By Andrei Skvarsky.
Deutsche Boerse’s data-providing subsidiary MNI Indicators says business confidence among some of Russia’s largest companies bounced back sharply in January from a “record low” in December but warns that the upturn may be temporary.
The MNI Russia Business Indicator rocketed to 57.9 in January from 45.5 in December, to register its highest level since September 2013, MNI Indicators said in a statement, citing its latest monthly poll of Russian executives at companies listed on Moscow Exchange.
Both production and new orders bounced back to levels not seen since October.
Firms are benefiting from the past year’s ruble depreciation. The MNI Effect of the Rouble Exchange Rate Indicator rose to a record high of 56.9 in January as more companies said the exchange rate was helping their business.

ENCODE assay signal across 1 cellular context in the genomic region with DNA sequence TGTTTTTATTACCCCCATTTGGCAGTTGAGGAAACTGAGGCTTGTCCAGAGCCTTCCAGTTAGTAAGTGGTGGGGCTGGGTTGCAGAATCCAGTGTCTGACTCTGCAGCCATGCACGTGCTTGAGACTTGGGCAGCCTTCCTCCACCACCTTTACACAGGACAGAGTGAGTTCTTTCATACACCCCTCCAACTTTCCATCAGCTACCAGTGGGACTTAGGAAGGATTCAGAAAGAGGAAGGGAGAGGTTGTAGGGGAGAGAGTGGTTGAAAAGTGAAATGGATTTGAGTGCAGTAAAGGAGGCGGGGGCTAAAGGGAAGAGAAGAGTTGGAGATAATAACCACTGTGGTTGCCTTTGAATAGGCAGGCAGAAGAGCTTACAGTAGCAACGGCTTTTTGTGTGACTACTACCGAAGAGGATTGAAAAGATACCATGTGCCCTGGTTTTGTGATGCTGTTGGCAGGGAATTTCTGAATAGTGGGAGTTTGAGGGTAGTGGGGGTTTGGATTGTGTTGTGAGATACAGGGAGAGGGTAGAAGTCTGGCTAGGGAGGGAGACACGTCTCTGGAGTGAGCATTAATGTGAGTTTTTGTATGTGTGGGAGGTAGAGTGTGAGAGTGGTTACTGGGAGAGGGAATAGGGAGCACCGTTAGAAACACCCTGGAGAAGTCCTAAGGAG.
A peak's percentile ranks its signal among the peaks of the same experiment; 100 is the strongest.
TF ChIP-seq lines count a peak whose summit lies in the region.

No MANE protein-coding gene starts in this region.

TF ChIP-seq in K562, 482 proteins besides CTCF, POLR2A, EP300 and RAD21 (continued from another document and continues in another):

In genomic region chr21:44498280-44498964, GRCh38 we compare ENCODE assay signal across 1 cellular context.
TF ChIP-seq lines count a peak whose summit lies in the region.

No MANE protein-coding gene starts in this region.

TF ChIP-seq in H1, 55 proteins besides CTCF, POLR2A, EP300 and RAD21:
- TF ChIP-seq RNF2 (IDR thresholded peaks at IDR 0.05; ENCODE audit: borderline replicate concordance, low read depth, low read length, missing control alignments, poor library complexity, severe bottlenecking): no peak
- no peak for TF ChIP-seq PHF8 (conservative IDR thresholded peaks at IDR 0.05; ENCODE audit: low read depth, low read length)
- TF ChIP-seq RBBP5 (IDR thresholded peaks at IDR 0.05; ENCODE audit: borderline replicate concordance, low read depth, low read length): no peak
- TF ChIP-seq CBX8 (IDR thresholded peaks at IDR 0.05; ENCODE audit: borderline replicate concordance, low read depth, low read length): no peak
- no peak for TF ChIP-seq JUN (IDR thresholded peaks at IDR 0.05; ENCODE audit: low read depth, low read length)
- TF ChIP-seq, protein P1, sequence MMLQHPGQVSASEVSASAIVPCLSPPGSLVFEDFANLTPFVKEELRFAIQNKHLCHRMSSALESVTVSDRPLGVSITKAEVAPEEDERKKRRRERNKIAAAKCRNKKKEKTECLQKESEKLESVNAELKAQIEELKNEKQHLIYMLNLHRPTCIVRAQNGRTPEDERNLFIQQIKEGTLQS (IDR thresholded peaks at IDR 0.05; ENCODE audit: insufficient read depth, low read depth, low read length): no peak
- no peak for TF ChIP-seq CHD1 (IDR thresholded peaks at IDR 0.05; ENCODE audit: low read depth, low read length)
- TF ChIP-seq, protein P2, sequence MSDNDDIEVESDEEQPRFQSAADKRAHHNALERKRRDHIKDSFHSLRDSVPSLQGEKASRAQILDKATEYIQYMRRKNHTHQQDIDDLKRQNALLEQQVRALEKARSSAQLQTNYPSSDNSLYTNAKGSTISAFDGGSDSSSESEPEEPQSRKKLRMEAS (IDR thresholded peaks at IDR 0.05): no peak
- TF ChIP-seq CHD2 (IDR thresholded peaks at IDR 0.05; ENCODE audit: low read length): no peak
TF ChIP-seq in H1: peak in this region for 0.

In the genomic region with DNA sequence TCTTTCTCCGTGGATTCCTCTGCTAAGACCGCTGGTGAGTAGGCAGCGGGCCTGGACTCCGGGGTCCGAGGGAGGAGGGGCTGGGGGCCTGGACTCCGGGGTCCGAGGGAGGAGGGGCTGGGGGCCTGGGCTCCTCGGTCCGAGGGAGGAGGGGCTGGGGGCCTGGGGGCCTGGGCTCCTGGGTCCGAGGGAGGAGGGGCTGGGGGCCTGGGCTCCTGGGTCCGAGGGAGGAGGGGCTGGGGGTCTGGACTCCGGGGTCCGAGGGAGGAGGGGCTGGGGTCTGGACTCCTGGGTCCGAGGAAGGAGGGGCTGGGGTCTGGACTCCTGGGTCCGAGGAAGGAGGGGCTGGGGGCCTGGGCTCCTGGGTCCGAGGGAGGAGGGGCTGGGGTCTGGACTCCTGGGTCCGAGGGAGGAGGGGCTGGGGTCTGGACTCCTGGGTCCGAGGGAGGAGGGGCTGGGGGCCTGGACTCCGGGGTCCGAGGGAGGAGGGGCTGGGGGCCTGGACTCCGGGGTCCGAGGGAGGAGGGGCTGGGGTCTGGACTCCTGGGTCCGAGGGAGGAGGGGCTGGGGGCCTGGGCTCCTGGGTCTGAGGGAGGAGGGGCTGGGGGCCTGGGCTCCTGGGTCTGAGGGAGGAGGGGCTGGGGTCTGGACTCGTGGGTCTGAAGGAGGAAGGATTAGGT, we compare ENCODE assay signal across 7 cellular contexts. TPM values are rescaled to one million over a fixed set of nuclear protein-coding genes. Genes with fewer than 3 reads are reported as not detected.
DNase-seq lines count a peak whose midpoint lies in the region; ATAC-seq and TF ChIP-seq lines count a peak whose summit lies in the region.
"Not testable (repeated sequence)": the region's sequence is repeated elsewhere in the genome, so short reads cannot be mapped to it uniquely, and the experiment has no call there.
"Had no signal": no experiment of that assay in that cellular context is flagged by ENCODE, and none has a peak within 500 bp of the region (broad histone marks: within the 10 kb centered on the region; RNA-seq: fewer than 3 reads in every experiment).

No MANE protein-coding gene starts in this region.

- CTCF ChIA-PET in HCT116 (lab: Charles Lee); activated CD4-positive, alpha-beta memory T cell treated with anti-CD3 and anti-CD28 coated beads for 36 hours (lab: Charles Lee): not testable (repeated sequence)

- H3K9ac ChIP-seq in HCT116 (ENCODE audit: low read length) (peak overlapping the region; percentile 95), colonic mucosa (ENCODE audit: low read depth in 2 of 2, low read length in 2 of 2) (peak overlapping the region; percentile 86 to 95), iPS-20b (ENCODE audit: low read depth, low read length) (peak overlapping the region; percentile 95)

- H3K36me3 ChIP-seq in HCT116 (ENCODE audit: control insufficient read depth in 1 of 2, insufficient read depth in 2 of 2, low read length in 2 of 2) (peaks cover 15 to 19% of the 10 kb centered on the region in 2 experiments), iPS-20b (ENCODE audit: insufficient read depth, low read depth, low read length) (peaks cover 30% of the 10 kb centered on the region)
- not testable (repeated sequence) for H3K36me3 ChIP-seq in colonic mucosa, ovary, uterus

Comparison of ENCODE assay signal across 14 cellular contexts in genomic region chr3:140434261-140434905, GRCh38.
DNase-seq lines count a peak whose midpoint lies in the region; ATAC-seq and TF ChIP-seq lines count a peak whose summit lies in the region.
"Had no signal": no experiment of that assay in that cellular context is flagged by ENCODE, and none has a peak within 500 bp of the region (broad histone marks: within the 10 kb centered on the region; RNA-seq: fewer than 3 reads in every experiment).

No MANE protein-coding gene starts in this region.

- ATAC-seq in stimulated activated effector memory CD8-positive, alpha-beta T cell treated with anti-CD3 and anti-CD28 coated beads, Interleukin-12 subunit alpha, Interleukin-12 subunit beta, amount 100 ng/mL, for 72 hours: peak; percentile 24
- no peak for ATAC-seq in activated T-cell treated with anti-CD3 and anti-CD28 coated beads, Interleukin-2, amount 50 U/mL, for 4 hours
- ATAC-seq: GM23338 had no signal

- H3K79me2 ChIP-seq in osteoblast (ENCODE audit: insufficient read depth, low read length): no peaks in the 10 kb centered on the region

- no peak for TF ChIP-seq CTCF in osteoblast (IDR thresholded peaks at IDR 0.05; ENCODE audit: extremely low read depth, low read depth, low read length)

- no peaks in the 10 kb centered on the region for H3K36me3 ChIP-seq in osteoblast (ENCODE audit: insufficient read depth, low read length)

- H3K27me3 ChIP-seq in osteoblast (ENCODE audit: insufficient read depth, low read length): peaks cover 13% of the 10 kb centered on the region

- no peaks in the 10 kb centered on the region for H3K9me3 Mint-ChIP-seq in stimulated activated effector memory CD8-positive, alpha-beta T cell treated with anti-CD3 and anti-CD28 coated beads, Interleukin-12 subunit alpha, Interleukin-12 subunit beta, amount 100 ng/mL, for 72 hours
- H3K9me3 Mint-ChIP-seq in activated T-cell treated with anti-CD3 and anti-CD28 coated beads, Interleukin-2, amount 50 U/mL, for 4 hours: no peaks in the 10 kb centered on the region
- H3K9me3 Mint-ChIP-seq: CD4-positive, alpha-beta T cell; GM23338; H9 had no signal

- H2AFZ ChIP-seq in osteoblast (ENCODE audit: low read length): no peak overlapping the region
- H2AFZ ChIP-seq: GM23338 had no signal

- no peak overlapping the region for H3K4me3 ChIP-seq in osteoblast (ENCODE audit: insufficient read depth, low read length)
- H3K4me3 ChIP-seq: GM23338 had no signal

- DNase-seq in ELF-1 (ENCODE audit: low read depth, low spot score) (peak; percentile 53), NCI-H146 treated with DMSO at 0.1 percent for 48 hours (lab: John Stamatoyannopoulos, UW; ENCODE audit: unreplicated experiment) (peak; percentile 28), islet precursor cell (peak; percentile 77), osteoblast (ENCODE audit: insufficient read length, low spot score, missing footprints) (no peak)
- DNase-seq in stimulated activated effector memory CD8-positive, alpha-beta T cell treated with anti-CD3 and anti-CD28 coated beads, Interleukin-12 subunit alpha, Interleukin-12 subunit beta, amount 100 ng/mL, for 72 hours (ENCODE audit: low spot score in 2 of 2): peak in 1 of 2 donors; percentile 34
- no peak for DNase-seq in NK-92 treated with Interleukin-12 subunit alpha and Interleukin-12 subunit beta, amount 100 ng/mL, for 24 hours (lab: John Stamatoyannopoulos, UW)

However, part of the rise is likely to be seasonal because of the festive period – January 1 to January 8 is a national non-working period in Russia – and apparent optimism over the Sochi Winter Olympics, which begin in February, MNI Indicators argues.
MNI Indicators Chief Economist Philip Uglow argues that Russia still needs structural reforms for sustained growth.
“It looks like much of the December downturn was seasonal with business sentiment rising sharply at the start of 2014,” Uglow says.
“It is far too early, though, to say that the Russian economy has turned the corner. The Sochi Olympics looks like it has given a welcome boost to business confidence this month and we’ll need to see how sentiment settles after the games have finished. The reality is that growth fell to a four-year low in 2013 and the Sochi Olympics will not cure Russia’s economic problems. President Putin has some tough calls to make on structural changes to the country’s growth model if Russia is to achieve sustained future growth,” the economist says.